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Rubber is one of the most versatile and useful tools in food and restaurant settings. It is used in gaskets, seals and o-rings, and works in a variety of ways. Some of these restaurant rubber products work to seal stored goods while others help move food items from one place to another. Rubber seals are essential to grocery stores, restaurants and food processors.
However, not just any materials will do. In addition to serving their specific functions, these rubber seals also need to avoid altering the taste or purity of any food or liquid they touch. The issue is not just a practical concern, it is a legal one.
The Food and Drug Administration (FDA) regulates food handling as well as any additives used in their production. The rubber seals used in food production fall under the “indirect food additives” category. The applicable FDA regulation (21 CFR 177.2600) lists certain ingredients as Generally Recognized as Safe (GRAS) and specifies the maximum amounts of any elements that will come into contact with a food or beverage.
You also need to store these o-rings away from non-food-grade o-rings. The lubrication used on those o-rings also needs to meet FDA standards. Sanitary guidelines will need to be followed as well.
Certain substances like edible oils or milk need special considerations. The wrong o-ring ingredients can discolor these items. Various elastomers can also be vulnerable, and certain chemicals, including the chemicals in some food products, will erode the o-rings, causing you to lose a true seal and endangering the quality of your ingredients.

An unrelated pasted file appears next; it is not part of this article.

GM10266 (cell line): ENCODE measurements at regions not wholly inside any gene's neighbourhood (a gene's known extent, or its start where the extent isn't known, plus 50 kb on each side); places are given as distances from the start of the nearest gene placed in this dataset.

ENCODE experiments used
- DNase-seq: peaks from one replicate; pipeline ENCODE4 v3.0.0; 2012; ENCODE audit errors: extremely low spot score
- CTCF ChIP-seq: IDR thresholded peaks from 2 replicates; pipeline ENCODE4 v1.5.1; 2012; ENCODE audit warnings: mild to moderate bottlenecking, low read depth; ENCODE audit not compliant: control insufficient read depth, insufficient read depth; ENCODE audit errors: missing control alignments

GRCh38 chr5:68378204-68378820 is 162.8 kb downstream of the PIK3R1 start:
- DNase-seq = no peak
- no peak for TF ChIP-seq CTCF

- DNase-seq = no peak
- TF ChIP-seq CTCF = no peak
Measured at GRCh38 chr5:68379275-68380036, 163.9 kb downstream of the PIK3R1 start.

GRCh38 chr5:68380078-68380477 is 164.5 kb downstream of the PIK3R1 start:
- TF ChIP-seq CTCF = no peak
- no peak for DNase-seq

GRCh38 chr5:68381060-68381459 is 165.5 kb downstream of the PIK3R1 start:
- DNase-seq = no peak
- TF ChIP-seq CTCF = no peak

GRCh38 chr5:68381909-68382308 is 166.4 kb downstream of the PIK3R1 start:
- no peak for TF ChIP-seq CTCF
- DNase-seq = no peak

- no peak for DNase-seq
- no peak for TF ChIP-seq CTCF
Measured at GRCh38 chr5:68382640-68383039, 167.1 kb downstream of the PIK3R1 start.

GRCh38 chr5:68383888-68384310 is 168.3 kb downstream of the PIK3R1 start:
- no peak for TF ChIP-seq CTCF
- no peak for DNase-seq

Managing Extreme Hot and Cold Circumstances
The temperature should be another consideration. For this variable, you will need to consider the temperature within the system as well as the specific temperature experienced at the site of the o-ring. Sometimes they can be substantially different. Further, you have to look at the length of exposure. Some materials are better at handling short bursts of extreme temperatures while others do better when levels are sustained over a more extended period.
Appliances Used Day After Day
Appliances and devices that receive frequent use are going to have different rubber sealing needs than devices that are rarely used. Breakout friction includes intermittent part movement; high pressures can develop that cause the seal to adhere to the internal wall and ultimately tear, making the seal fail. Any seal you pick needs to be able to handle this specific type of friction.
Likewise, running friction requires its own separate type of rubber seal. In this case, parts move continuously, generating heat as a result. As the o-ring gets hot, it swells, generating more heat in turn. Ultimately, there is seal extrusion, then it fails. The right o-ring, like one made from fluorocarbon rubber, can largely prevent this from happening.
In other words, the whole thing can be very confusing and tricky to navigate. You will need to look at the materials used, any FDA certifications the products hold, the materials being handled and the conditions in which the o-ring will be applied.